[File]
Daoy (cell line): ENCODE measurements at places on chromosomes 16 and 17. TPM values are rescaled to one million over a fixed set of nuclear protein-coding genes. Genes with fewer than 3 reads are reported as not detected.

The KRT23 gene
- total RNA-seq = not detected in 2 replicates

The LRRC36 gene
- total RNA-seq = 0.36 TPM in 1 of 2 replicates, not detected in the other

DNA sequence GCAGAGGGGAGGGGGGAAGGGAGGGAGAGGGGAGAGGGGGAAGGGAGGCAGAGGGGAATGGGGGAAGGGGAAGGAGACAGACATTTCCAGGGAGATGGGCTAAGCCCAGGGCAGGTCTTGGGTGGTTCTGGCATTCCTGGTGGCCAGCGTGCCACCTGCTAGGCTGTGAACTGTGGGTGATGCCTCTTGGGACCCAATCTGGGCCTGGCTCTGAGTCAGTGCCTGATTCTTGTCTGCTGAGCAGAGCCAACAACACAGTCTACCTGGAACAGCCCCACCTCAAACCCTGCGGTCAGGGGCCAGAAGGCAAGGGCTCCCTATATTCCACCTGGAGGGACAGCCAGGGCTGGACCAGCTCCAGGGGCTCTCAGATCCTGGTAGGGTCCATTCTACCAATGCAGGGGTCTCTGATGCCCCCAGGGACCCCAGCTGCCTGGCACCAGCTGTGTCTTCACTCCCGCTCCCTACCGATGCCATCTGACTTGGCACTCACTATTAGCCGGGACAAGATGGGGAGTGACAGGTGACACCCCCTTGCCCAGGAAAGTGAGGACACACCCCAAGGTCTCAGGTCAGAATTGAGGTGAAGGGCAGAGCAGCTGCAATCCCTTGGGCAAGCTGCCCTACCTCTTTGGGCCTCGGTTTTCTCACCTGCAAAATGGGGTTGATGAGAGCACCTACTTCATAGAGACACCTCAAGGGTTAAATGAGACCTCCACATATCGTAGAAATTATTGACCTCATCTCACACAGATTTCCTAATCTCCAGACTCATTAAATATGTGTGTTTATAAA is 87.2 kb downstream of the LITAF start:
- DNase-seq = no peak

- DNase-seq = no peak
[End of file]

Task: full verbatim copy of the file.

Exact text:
Daoy (cell line): ENCODE measurements at places on chromosomes 16 and 17. TPM values are rescaled to one million over a fixed set of nuclear protein-coding genes. Genes with fewer than 3 reads are reported as not detected.

The KRT23 gene
- total RNA-seq = not detected in 2 replicates

The LRRC36 gene
- total RNA-seq = 0.36 TPM in 1 of 2 replicates, not detected in the other

DNA sequence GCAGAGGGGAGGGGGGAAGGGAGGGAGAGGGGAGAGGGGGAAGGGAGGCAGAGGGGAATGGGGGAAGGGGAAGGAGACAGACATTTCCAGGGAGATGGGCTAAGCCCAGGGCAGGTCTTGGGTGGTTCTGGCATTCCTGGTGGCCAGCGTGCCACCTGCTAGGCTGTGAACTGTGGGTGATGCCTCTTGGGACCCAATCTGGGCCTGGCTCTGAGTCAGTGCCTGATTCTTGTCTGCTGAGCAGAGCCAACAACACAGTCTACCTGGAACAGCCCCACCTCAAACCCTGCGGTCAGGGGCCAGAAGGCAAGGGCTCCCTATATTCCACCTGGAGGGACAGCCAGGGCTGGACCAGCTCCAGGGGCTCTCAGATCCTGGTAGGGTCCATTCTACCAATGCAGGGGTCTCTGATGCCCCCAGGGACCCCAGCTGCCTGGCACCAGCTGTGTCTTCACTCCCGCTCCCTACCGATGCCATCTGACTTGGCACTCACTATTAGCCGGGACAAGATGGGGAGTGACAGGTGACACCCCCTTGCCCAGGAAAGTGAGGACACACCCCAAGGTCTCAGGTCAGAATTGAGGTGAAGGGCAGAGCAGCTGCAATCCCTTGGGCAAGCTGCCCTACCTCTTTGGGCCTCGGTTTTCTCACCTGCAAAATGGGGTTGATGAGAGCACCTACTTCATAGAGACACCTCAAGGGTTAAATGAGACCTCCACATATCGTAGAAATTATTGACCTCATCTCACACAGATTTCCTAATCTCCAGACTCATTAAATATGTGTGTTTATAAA is 87.2 kb downstream of the LITAF start:
- DNase-seq = no peak

- DNase-seq = no peak